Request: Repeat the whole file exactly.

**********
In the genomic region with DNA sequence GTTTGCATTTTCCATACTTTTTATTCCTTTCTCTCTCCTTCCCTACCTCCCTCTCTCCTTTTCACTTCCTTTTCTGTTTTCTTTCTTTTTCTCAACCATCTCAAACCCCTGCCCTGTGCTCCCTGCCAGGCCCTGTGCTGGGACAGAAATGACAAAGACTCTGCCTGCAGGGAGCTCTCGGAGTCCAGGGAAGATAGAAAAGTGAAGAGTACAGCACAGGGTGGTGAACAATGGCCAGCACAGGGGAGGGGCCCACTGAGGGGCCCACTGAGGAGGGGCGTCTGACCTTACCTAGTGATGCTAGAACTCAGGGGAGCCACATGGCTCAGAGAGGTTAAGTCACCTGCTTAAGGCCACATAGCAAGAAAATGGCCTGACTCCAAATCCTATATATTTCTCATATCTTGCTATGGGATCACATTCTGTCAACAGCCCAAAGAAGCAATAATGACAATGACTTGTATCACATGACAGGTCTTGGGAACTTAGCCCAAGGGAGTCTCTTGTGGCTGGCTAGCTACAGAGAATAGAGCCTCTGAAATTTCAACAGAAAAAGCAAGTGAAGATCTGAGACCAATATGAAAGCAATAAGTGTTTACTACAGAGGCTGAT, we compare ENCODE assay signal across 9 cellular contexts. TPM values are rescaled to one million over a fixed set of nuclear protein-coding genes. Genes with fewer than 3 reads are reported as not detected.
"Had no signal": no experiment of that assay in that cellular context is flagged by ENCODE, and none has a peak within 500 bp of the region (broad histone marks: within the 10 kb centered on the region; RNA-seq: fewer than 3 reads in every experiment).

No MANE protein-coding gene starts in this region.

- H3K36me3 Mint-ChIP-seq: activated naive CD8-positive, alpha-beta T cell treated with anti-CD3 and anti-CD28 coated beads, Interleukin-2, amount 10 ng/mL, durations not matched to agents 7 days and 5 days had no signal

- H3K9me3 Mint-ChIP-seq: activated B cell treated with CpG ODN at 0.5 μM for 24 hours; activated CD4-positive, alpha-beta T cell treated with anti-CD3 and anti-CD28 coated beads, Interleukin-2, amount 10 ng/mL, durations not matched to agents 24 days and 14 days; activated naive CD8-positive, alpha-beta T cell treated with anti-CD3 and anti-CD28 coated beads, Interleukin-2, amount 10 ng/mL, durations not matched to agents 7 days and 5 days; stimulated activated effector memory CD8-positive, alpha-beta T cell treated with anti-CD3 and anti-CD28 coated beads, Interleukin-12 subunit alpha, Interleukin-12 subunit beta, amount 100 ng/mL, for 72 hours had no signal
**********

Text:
In the genomic region with DNA sequence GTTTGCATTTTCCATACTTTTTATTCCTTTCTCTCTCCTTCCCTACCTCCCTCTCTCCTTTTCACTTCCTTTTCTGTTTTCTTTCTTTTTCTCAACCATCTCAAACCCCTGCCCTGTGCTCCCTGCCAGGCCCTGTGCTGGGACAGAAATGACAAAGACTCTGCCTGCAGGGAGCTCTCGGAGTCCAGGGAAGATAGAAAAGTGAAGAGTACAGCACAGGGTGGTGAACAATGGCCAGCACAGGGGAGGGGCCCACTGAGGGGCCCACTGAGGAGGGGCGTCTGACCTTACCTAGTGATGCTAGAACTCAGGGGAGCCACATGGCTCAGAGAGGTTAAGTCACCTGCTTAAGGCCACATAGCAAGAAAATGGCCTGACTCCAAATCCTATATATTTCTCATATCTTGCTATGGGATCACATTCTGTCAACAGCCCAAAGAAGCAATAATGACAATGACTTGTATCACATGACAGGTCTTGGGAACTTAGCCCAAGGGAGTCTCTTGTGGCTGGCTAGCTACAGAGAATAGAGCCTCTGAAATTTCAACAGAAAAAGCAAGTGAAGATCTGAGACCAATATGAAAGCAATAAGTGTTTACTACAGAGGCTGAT, we compare ENCODE assay signal across 9 cellular contexts. TPM values are rescaled to one million over a fixed set of nuclear protein-coding genes. Genes with fewer than 3 reads are reported as not detected.
"Had no signal": no experiment of that assay in that cellular context is flagged by ENCODE, and none has a peak within 500 bp of the region (broad histone marks: within the 10 kb centered on the region; RNA-seq: fewer than 3 reads in every experiment).

No MANE protein-coding gene starts in this region.

- H3K36me3 Mint-ChIP-seq: activated naive CD8-positive, alpha-beta T cell treated with anti-CD3 and anti-CD28 coated beads, Interleukin-2, amount 10 ng/mL, durations not matched to agents 7 days and 5 days had no signal

- H3K9me3 Mint-ChIP-seq: activated B cell treated with CpG ODN at 0.5 μM for 24 hours; activated CD4-positive, alpha-beta T cell treated with anti-CD3 and anti-CD28 coated beads, Interleukin-2, amount 10 ng/mL, durations not matched to agents 24 days and 14 days; activated naive CD8-positive, alpha-beta T cell treated with anti-CD3 and anti-CD28 coated beads, Interleukin-2, amount 10 ng/mL, durations not matched to agents 7 days and 5 days; stimulated activated effector memory CD8-positive, alpha-beta T cell treated with anti-CD3 and anti-CD28 coated beads, Interleukin-12 subunit alpha, Interleukin-12 subunit beta, amount 100 ng/mL, for 72 hours had no signal